Thursday, July 13, 2017

Why I create stuff I can't use...

Recently I was asked about what "stuff" I have created for 7th grade social studies, which is the subject and grade level that I teach every day. I make no secret about my love of creating materials for teachers, and most people that know me are clear: If you are looking for me on my day'll find me at Starbucks. With my laptop. And my Common Core standards. School got out weeks ago and I have been working on creating a "Reader's Workshop" toolkit for upper elementary teachers. I can't really even count up the number of hours I have spent with the standards and looking for the best ideas to help teachers to help kids. 

What have I created for 7th grade social studies? Nada. Nothing. Zip. Zilch. 

I don't need to. I have time to plan my daily lesson. I teach the same lesson five times in a day. And I have an hour of planning time each day to make sure I am on the right page. I got it. 

I create ELA materials for upper elementary teachers because I WISH someone had done that for me. I recently wrote about becoming a 5th grade teacher against my will. It's so true.  I was ill-equipped and ill-prepared. While I create, I always think back to those days. I would have thought I had died and gone to heaven if someone had given me the toolkit that I am currently working on for teachers. Nobody gave me anything. Except for some Lucy Calkins books. And, well, you may know that I don't love Lucy. What I needed was guidance and materials that I could use right that second. I didn't need lots of theory thrown at me, or the big ideas from people that have never actually done the job I was being asked to do. If someone had shown me the toolkit I just finished for Narrative Reading and Reader's Workshop, I would have paid $10,000 for it. I'm not exaggerating. I would have welcomed the credit card debt that came with that purchase because I would have had exactly what I needed to teach my 10-year-olds to love reading, but also keep them focused on the really important analytical skills they need to grow as readers.  I needed some help when I was drowning. I create things I can never use because I hope drowning teachers will see it as a life vest.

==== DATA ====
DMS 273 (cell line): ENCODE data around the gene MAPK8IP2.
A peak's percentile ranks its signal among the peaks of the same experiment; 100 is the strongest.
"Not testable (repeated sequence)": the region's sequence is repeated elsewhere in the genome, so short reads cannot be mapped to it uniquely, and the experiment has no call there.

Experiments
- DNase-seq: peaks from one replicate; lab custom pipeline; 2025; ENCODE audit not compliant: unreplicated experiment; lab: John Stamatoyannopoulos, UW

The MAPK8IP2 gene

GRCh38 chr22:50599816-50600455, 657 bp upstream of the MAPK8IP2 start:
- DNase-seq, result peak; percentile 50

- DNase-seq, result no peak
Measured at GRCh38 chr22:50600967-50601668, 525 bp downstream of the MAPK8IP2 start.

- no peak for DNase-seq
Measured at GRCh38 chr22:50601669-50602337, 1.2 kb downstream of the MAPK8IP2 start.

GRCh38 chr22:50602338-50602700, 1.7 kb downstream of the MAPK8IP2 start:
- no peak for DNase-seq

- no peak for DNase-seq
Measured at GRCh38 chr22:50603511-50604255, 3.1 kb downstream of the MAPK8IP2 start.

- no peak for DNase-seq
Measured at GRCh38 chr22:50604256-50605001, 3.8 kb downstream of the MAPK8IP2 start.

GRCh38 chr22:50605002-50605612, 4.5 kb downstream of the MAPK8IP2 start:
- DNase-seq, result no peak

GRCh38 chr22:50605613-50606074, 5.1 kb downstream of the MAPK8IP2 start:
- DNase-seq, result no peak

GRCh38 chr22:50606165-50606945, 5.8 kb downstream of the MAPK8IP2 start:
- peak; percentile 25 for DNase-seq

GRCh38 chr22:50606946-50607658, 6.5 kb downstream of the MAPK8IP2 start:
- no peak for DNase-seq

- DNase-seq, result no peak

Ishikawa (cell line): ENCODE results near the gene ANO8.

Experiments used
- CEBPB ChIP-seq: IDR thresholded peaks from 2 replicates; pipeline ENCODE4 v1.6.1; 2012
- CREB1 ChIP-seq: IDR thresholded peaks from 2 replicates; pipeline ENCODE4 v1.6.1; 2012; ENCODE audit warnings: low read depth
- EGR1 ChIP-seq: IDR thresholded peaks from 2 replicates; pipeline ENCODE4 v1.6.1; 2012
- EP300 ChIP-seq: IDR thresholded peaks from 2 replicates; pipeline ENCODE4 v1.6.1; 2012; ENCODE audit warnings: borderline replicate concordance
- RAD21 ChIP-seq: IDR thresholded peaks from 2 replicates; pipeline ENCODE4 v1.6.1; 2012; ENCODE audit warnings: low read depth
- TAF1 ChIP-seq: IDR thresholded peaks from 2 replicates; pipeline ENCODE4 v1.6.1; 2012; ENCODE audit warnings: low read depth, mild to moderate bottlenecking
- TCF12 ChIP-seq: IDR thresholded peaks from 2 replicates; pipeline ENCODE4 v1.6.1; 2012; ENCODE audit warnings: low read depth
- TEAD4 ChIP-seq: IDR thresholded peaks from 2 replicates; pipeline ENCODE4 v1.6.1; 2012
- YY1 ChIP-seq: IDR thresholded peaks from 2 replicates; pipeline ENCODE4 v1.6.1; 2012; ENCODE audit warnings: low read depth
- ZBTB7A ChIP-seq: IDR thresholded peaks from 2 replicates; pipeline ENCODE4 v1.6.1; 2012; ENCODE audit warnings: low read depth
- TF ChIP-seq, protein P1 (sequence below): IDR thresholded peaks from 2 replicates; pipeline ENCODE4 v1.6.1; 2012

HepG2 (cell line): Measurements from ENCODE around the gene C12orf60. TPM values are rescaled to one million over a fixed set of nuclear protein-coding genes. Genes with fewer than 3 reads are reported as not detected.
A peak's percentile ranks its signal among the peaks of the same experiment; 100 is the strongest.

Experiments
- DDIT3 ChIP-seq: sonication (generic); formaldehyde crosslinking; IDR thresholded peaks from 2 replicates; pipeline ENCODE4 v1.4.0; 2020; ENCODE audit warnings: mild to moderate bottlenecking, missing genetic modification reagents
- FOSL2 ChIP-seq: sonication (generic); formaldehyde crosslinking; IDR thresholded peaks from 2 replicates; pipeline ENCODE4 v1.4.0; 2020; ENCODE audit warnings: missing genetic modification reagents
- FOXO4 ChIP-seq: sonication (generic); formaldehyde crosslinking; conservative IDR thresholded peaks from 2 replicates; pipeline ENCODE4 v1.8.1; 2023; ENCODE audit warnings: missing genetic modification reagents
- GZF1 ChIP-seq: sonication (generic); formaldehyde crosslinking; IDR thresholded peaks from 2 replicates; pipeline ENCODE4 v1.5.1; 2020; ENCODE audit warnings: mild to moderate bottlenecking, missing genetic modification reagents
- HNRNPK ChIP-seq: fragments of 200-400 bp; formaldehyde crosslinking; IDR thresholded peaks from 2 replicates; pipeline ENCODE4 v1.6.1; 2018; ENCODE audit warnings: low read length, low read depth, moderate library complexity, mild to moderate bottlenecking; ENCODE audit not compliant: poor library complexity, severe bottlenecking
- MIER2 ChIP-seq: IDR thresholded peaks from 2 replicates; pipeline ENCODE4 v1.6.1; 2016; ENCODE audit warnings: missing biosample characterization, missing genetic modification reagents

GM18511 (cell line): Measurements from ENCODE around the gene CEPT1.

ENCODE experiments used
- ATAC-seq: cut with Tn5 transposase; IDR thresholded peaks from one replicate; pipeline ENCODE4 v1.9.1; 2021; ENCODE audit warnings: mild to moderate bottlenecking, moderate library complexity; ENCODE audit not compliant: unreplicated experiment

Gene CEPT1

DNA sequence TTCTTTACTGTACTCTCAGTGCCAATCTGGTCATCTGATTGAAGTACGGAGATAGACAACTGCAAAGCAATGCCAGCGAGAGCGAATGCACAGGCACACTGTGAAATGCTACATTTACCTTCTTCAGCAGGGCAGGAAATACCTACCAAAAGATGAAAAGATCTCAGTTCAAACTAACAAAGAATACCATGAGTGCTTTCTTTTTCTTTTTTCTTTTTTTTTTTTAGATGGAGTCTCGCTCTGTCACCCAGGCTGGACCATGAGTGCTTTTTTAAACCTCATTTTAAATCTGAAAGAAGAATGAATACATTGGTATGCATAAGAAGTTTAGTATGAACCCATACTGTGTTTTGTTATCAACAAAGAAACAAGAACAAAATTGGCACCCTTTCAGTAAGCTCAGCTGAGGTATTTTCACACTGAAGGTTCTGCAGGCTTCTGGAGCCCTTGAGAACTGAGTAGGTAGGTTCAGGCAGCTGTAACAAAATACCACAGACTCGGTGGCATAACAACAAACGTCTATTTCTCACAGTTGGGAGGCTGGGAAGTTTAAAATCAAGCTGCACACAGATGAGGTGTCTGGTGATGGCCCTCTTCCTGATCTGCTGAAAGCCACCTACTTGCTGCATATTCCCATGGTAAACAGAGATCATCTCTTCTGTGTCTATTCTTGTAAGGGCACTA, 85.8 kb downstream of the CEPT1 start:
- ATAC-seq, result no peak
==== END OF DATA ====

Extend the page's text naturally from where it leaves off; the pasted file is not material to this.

So I guess I DO create stuff for myself. But I am creating it for myself...circa 2010. And I think the Tera that was teaching 5th grade then would have really appreciated it. I didn't have the time then to create anything. I was drowning trying to figure out how to get from one day to the next. I was teaching reading, writing, math, and science. I learned so much that year. Like in order to take a day off...sub plans will take roughly four hours. And if that day off is because I was sick...make that six hours. Cause I'm sick. And can't focus. 

Why do I continue to create ELA materials for elementary teachers? Even though I don't teach ELA or elementary school anymore? Because I can. And because they need it. And because I want to be the kind of educator that provides real support...not the kind that creates new tasks and rules for elementary teachers to follow...and then calls it support. I think there is plenty of that kind of help already. 

I plan to keep creating. This is my way of paying homage to the hardest working (and often the most undervalued) people I know: Elementary teachers. 

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